Note: I will update this post when additional functionality or ideas come to mind. Please keep this bookmarked and check by here occasionally.
How LifeNotes Came to Be
My favorite hobby is journaling. Being able to personalize the way I express myself is the reason I entered this realm. But, the actual process of becoming the journaler I am today was not easy for me. I just couldn't get into it in the way I saw others do.
The daily diary. Oh, how I hated that phrase. I could never find the patience to spend an hour or two a day accounting for all of the interesting things that happened. I wanted to document everything but, at the same time, not spend a lot of time doing it. At this point, it looked like it was time to call it an end.
The problem with myself, though, is that I'm stubborn. I am someone who calls 'stop' a last-resort. I sat down for six hours straight trying to either find a suitable journaling system or invent my own. And surely enough, at the end of the night, I invented what I call today 'LifeNotes'.
What is the LifeNotes System?
The system that became was a complex yet versatile system for journaling. It's made up of a bunch of notes that can be easily indexed and archived for the future. Instead of daily entries accounting for a bunch of cool things that happened during the day, notes are primarily based on one subject each.
It tackled a big reason why I couldn't get into journaling. Notes could be written throughout the day. They are also easier to index than daily entries.
Here is an example lifenote from early June this year:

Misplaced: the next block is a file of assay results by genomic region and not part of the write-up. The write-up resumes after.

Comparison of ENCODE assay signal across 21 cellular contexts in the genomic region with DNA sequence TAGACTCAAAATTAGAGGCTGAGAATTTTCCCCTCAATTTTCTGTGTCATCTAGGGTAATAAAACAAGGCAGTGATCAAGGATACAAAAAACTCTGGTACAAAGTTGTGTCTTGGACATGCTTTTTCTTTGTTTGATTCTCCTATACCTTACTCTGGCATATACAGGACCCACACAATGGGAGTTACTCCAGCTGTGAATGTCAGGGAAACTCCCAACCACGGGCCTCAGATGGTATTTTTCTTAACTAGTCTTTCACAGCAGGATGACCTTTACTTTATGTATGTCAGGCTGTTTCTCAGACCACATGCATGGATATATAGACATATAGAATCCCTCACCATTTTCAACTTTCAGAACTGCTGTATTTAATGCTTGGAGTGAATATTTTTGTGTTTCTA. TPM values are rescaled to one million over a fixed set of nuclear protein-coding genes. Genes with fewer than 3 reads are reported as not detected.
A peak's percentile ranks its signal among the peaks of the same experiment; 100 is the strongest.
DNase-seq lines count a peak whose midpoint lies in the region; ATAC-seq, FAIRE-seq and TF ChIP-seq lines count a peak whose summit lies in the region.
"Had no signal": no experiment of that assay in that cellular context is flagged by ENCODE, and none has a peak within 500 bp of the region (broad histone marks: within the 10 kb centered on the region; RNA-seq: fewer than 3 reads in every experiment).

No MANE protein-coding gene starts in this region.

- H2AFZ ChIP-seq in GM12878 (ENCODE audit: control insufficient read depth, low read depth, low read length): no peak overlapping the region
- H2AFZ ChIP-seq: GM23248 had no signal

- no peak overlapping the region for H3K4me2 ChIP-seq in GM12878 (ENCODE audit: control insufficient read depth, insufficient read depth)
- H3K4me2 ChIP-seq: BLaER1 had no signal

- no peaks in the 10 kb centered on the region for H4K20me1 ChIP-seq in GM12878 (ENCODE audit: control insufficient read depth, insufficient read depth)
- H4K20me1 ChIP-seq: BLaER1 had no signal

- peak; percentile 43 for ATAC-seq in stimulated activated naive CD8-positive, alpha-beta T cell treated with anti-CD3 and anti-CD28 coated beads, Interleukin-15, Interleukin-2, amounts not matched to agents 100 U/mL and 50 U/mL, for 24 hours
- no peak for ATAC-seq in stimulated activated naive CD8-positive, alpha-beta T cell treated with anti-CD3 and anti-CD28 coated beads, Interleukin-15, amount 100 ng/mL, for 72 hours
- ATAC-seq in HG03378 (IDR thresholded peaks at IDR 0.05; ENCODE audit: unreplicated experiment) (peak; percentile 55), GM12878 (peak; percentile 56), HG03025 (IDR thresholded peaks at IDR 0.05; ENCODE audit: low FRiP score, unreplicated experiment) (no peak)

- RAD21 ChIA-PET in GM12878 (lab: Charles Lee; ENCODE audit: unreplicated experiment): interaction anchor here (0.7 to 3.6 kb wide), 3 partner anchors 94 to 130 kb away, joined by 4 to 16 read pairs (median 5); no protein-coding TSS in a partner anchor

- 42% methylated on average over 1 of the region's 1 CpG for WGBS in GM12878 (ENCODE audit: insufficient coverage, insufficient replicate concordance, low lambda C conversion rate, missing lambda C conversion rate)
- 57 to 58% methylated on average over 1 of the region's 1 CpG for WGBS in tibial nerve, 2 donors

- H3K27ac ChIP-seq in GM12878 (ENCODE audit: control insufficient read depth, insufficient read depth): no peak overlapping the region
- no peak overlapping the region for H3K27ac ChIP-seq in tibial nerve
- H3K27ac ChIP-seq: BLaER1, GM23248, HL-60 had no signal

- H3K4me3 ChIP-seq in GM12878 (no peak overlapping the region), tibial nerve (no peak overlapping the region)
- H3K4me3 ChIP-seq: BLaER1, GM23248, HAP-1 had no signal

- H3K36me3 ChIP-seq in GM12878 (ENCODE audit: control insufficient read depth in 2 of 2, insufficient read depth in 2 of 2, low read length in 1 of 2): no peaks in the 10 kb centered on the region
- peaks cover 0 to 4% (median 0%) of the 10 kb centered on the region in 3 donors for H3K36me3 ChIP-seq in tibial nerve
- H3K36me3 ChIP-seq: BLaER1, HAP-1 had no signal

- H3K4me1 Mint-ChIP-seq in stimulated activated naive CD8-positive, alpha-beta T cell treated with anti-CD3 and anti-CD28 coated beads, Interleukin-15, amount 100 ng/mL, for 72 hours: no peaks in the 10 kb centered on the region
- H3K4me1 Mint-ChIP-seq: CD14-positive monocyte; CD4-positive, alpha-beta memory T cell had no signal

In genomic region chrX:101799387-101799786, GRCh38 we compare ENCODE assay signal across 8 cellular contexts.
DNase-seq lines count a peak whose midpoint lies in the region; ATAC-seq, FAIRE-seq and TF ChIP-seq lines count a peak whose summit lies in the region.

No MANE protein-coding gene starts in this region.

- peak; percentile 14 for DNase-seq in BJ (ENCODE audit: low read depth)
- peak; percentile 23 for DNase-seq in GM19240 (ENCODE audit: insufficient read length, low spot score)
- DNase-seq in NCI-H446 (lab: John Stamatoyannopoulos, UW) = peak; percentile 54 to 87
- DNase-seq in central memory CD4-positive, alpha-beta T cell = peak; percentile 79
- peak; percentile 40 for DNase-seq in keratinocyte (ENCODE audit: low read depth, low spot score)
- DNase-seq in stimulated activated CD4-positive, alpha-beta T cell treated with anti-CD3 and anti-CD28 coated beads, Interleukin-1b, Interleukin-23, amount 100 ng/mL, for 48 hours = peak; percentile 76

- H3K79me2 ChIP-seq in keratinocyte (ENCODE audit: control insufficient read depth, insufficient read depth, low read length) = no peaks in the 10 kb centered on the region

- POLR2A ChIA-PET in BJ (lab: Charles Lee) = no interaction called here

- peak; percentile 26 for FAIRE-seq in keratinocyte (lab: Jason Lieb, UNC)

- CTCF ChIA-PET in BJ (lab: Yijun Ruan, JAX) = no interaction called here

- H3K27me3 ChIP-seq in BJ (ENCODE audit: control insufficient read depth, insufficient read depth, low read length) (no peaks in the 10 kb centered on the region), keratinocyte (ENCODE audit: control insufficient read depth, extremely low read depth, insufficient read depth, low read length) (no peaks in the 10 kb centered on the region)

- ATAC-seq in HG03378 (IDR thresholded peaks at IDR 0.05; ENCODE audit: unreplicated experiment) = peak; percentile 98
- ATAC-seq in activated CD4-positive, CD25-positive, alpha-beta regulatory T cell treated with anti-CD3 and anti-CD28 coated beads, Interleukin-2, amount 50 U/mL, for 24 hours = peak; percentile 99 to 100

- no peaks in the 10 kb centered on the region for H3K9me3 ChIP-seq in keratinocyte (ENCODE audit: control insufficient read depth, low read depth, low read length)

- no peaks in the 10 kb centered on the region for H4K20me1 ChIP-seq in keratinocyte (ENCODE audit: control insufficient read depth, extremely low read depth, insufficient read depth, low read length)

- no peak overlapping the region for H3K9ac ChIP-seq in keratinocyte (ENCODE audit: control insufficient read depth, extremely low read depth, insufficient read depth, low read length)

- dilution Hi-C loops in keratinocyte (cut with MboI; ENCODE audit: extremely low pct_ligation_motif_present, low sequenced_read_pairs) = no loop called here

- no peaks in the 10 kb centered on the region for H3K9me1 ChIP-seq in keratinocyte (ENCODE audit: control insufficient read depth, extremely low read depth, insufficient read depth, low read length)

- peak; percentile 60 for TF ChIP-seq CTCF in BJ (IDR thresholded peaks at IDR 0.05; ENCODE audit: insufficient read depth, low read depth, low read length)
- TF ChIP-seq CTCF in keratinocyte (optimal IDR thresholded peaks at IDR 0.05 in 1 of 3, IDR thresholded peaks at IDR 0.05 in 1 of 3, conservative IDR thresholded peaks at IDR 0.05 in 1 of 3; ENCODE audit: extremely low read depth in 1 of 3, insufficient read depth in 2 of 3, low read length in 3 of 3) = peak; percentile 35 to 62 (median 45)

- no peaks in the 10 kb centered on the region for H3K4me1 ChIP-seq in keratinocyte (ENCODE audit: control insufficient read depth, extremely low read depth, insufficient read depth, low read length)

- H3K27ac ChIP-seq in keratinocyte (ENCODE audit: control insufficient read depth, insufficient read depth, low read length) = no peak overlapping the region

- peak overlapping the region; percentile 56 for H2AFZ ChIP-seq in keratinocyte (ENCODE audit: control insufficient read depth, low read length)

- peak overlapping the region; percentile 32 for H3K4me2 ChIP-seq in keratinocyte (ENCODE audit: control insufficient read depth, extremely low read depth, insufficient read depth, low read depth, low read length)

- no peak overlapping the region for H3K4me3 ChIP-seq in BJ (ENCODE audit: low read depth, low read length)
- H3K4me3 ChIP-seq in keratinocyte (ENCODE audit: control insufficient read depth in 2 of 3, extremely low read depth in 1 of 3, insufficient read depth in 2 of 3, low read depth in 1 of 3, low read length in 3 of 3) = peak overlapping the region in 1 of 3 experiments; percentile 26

Tuesday, 3 June 2014 at 01:55
Glenn Beck Says Video Games Are Dangerous
Rich of ReviewTechUSA made a video response to a video by Glenn Beck, talking about how violent video games caused the four suicides that occurred in the U.K. recently. The points he makes in the video are incredibly misinformed and will, clearly, misinform some who’ll watch.
The people – older than age fourty-five I presume – that claim these types of video games are dangerous are idiots. You can’t make an informed opinion on something without facts to back it up. Making empty claims, when it’s clear he’s nonsense, just makes you look stupid.
I can’t wait until the majority of the U.S. population is in support of video games (in general). It will happen soon. It’ll happen the same way that the television – or freaking books – became accepted among the media norm. When that day comes, I’ll hug the hell out of everyone because it will be a happy day.
Tags: Glenn Beck, ReviewTechUSA, violence, video games, suicide
THE COMPONENTS OF LIFENOTES
The lifenotes are basically the entries. They have dates and, most of the time, titles and tags. Note: 'LifeNotes', as in the journaling system, is a proper noun and capitalized like so. On the other hand, 'lifenote', as in the actual entry or note, is a basic noun and is lower-cased like any other noun.
The archive is the 'table of contents' of your journal. It lists all of the entries (and their titles) for easy access in the future.
This is the spine of your journal system. All of the tags are referenced here for easy searches in the future.
HOW TO GET STARTED
I choose to use the OpenDocument Format because:
- it has the brightest and most stable future.
- it's a non-proprierity format; it's free and well-documented.
- because it's the way I journal.
Download the Templates
Here are some templates I have for each of the three components:
The Lifenote Template
This is the template you are going to use to create a new lifenote (entry). The template is organized in lines.
The first line is the date.
Example: Sunday, 29 June 2014 at 17:42
The second line is the title of the note (optional).
Example: Sunday Drive in the City
- The third line is the body of the note.
- The fourth line, accompanied by dotted horizontal lines, is where the tags go.
Each line has it's own style.
Here is the structure for file names (can be customized to your needs):
The two-digit year. You can use four digits here if you want.
The two-digit month.
The two-digit day.
The alpha-numeric ID of the note. 1-Z, according to how many notes have been written in the day. If it's the fourth, 4. If it's the sixteenth, H.
The title of the lifenote. Example: